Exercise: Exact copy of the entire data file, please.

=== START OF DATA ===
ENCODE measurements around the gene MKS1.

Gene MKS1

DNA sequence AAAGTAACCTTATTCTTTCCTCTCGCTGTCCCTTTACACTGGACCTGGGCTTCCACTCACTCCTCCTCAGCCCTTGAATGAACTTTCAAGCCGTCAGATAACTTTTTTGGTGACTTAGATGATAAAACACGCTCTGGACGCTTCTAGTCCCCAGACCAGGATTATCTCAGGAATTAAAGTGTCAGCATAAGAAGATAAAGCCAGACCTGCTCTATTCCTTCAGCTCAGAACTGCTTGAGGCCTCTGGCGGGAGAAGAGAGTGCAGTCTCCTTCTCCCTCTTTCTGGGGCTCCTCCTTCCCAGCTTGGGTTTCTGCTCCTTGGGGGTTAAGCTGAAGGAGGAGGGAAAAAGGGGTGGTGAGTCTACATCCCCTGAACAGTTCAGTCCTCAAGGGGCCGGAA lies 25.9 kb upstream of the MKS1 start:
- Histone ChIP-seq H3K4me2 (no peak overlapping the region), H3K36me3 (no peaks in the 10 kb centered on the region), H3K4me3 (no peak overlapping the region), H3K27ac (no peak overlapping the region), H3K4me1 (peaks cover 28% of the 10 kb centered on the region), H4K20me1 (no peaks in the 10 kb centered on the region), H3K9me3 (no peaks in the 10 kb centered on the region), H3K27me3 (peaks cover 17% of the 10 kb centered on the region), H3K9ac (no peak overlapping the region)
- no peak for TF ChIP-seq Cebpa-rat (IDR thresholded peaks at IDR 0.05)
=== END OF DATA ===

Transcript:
ENCODE measurements around the gene MKS1.

Gene MKS1

DNA sequence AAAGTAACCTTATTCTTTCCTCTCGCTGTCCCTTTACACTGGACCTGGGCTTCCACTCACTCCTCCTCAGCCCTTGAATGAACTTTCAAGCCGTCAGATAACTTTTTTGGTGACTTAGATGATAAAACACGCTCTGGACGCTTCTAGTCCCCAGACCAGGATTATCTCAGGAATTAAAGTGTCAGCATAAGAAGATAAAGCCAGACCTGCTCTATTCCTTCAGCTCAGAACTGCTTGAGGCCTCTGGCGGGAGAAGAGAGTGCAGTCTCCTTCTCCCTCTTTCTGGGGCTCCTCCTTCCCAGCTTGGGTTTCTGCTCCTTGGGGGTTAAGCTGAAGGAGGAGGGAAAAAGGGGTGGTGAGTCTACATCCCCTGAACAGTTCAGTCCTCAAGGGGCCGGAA lies 25.9 kb upstream of the MKS1 start:
- Histone ChIP-seq H3K4me2 (no peak overlapping the region), H3K36me3 (no peaks in the 10 kb centered on the region), H3K4me3 (no peak overlapping the region), H3K27ac (no peak overlapping the region), H3K4me1 (peaks cover 28% of the 10 kb centered on the region), H4K20me1 (no peaks in the 10 kb centered on the region), H3K9me3 (no peaks in the 10 kb centered on the region), H3K27me3 (peaks cover 17% of the 10 kb centered on the region), H3K9ac (no peak overlapping the region)
- no peak for TF ChIP-seq Cebpa-rat (IDR thresholded peaks at IDR 0.05)